Pencils, Books...and Kitchen Knives


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If you moved back to campus this fall, or sent your undergrad off to school, you probably dedicated some serious time to shopping and packing. Parents and students arrive at college with full cars. They pack a pretty common inventory: halogen lamps, butterfly chairs, and comforters, all crammed into the back seat over boxes of clothing and plastic contraptions that contain everything from books to bathroom supplies.

I want to add another item to the back-to-school checklist: good cooking knives. Good knives are indispensable, and yet many of us suffer, unwittingly, having never used a great knife.

A dashing man recently said to me, "Cooking? I like it. It's the chopping I despise."

Forget rising incomes, longer workweeks, and a wider variety of restaurants. If we just had good knives, we'd go home to cook.

I was confused--why would he loathe chopping? Sure, a pile of onions can be a pain. But the utter bliss of transformation, the smooth movement of a knife through a vegetable or fruit? How could it be odious?

And then I understood. I tried the knives in his kitchen. Pain and misery ensued. My elbow still protests. Chopping, which I consider a meditative act, one I love, became a type of flagellation. The evening drove me to a new conclusion: bad knives have driven my generation out of the kitchen. Forget rising incomes, longer workweeks, and a wider variety of restaurants. If we just had good knives, we'd go home to cook.

So, if you'd like to save your child--or your honey--some trouble, buy them nice knives. In my 20s, I had entire sets of kitchen knives. Now, at a more restrained 30, I've discovered you only need three knives: an 8-inch chef's knife for chopping; a 3- to 4-inch paring knife for coring tomatoes and slicing apples, and a long serrated knife for breads. Admittedly, I've always made sure to have two good chef's knives on hand. When friends crowd into my kitchen to cook, I can hand one a chopping knife, and the work is done in double-time.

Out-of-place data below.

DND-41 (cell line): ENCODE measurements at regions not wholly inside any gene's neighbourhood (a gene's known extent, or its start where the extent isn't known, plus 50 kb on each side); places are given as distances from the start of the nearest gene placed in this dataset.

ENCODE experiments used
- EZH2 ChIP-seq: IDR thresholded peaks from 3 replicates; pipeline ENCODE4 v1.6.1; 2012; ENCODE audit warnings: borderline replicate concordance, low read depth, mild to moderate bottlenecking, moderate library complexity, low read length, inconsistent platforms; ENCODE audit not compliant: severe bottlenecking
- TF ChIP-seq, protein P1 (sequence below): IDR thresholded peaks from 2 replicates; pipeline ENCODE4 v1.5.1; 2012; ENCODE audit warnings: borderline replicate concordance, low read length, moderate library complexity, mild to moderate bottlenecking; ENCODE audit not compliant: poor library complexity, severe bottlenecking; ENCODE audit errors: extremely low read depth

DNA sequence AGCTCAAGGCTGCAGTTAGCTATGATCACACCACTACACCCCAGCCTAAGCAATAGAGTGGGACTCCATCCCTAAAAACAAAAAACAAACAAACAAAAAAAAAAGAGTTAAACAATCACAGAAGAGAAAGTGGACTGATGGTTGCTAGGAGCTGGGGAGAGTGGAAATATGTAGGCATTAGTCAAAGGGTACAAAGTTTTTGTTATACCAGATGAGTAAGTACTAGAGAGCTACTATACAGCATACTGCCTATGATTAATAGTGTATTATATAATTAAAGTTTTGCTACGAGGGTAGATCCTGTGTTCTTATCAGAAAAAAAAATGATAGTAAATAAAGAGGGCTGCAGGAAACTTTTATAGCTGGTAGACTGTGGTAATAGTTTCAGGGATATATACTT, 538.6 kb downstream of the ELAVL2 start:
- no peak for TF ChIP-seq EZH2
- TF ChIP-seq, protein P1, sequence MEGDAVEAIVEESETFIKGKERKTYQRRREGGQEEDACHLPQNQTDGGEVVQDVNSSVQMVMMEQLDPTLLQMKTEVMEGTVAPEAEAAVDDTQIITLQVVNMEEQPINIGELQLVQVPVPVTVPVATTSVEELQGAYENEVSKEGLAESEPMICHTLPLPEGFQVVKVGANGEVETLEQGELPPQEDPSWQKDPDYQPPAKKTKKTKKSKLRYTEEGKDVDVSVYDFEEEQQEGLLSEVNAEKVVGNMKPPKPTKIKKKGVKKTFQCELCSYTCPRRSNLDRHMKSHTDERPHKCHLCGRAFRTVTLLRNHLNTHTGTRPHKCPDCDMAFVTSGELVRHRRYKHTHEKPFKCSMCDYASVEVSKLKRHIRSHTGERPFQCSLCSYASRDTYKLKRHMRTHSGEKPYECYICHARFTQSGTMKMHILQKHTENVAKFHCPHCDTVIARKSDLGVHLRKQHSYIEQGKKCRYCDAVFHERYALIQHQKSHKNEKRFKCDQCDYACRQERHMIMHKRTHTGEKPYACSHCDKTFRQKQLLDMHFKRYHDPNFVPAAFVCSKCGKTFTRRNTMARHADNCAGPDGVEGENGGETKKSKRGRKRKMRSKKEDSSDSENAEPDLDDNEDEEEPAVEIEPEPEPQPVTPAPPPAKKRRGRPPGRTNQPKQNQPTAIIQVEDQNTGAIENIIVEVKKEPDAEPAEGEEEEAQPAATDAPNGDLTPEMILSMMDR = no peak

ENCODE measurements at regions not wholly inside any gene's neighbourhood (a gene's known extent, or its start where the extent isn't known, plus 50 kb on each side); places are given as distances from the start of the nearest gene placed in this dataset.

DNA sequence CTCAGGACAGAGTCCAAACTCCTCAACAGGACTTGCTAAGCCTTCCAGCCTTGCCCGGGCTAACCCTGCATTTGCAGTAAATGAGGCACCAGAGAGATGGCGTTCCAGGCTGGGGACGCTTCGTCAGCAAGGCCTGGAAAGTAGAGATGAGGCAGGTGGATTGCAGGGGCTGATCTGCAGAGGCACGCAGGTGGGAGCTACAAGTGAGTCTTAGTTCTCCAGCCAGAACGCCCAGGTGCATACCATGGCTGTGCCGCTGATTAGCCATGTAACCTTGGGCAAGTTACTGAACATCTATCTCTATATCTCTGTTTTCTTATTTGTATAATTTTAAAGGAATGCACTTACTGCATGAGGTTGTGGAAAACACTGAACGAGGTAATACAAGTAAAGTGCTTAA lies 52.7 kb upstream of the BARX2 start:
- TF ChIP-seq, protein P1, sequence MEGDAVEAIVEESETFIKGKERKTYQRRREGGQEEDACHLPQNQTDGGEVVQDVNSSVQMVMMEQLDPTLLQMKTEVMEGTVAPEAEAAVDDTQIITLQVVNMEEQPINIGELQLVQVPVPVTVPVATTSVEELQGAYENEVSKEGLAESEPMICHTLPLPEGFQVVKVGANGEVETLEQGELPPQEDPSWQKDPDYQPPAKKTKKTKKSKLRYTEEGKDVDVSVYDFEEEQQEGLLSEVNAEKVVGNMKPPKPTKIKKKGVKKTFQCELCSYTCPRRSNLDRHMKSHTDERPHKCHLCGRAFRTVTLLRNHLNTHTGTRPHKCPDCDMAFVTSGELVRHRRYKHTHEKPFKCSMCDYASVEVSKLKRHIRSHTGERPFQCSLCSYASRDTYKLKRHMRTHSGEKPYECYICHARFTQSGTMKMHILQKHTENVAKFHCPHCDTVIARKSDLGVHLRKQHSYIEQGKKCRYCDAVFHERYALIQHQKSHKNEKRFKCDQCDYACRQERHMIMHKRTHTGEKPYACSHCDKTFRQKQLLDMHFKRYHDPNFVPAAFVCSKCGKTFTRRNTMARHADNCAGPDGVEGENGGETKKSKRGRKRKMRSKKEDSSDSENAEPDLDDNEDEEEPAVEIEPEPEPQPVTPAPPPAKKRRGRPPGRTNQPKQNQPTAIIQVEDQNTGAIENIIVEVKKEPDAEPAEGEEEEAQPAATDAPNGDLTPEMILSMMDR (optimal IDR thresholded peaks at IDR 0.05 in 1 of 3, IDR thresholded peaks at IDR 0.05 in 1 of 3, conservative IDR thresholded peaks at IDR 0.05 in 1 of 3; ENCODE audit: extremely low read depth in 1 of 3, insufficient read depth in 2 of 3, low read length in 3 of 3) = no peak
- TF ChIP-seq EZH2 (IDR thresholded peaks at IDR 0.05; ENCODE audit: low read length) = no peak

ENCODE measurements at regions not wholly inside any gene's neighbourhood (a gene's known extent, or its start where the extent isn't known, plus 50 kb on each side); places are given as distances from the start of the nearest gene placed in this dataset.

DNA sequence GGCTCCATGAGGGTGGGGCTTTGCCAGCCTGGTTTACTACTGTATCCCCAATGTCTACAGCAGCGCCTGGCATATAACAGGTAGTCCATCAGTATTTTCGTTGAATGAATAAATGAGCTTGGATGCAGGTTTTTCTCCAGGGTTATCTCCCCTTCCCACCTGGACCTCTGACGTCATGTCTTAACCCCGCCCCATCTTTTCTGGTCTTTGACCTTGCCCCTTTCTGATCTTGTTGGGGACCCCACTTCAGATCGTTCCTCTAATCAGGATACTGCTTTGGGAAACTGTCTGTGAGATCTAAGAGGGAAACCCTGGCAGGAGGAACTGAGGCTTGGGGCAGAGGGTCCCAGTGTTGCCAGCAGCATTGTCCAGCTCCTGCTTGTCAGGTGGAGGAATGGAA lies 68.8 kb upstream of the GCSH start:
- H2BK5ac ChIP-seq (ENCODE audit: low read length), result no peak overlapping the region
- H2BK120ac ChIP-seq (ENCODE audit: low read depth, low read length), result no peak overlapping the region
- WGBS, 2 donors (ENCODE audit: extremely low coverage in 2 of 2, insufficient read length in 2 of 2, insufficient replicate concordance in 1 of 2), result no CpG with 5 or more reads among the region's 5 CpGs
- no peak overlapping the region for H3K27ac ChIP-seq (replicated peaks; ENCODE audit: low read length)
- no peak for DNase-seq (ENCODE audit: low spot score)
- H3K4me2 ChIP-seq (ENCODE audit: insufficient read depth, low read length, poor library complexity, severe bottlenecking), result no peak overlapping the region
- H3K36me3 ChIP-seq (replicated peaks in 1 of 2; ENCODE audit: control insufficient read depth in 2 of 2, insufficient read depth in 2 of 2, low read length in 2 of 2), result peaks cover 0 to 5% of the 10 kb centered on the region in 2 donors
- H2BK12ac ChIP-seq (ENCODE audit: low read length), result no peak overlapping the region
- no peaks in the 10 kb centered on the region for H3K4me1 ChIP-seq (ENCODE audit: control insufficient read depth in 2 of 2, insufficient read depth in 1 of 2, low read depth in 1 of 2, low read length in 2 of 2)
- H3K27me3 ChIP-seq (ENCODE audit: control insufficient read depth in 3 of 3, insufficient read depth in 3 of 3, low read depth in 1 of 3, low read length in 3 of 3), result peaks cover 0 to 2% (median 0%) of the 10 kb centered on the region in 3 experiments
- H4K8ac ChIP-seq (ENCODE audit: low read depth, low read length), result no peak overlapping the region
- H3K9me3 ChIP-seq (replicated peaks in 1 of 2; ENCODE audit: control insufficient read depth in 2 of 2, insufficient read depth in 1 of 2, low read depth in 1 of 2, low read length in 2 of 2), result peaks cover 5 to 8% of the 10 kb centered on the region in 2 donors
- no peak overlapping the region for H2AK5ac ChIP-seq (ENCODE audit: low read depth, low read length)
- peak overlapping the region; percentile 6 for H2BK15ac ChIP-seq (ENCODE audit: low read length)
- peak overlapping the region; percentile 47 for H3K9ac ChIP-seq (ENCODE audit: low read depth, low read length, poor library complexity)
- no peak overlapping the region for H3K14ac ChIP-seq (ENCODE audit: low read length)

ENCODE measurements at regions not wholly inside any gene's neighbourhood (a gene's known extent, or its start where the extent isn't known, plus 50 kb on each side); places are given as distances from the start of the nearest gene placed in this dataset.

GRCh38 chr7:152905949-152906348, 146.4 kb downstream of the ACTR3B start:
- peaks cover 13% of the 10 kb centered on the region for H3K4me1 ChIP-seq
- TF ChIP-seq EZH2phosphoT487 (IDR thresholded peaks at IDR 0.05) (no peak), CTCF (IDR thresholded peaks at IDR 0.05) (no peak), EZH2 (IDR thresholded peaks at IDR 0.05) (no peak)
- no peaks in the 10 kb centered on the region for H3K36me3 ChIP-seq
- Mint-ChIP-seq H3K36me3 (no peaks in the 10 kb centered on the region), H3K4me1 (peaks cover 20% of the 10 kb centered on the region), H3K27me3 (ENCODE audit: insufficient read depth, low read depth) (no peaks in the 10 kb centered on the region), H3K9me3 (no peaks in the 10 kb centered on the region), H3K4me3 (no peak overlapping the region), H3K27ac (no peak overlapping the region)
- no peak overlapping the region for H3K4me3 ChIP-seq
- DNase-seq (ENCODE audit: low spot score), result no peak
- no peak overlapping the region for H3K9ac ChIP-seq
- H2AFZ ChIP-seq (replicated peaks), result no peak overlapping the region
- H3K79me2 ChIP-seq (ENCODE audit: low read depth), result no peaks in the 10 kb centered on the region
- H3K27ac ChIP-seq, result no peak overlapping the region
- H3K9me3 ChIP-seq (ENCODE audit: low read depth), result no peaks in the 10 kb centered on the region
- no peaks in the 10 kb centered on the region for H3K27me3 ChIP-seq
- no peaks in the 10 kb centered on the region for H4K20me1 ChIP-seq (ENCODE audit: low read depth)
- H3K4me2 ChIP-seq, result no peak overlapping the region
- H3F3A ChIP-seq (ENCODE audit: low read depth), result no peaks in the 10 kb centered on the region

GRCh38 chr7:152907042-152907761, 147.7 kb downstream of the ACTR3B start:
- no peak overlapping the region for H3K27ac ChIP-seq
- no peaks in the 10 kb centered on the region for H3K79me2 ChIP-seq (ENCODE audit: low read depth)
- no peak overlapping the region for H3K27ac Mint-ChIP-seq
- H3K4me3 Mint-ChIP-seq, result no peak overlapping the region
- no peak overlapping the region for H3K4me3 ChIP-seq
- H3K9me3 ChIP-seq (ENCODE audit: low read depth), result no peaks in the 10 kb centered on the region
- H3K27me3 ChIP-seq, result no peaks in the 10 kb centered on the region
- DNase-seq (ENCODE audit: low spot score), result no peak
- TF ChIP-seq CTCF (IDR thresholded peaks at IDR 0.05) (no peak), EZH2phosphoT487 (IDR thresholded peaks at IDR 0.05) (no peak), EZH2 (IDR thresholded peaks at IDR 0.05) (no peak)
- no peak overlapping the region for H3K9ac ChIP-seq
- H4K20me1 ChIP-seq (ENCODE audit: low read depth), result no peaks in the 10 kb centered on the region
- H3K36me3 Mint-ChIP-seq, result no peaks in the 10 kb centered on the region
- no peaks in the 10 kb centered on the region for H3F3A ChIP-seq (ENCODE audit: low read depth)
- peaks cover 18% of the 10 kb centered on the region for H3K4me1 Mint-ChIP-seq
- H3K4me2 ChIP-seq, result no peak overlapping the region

When you purchase knives, you can get into serious debates of Japanese or German construction. But for most starter kitchens, I'd say fret not about origins and just look for knives with a relatively high carbon-steel content. Stainless-steel knives may tempt you, but steer clear. They are hard to sharpen. Good knives have some heft, though they need not be heavy. To care for them, wash and dry them after each use. Keep them out of the sink, and don't throw them in the dishwasher. Have a sharpening steel and whetstone on hand, too, to keep those blades sharp.

Okay, one last word on knives: put them on the back-to-school list and pack them right into the car. They are an equally good graduation gift. And just as nice at the holidays.

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Melina Shannon-DiPietro is the director of the Yale Sustainable Food Project, which oversees sustainable dining at Yale, manages an organic farm on campus, and runs programs that support academic inquiry related to food and agriculture. More

Melina Shannon-DiPietro is an organic farmer turned executive director. In 2003 she traded in her stirrup hoe for a laptop and joined Yale to help found the Sustainable Food Project. For the past seven years, she has worked with colleagues, faculty, and students to create meaningful opportunities for college students in food, agriculture, and sustainability. Her biggest compliment came last year, when a student called her Yale's Dean of Food.
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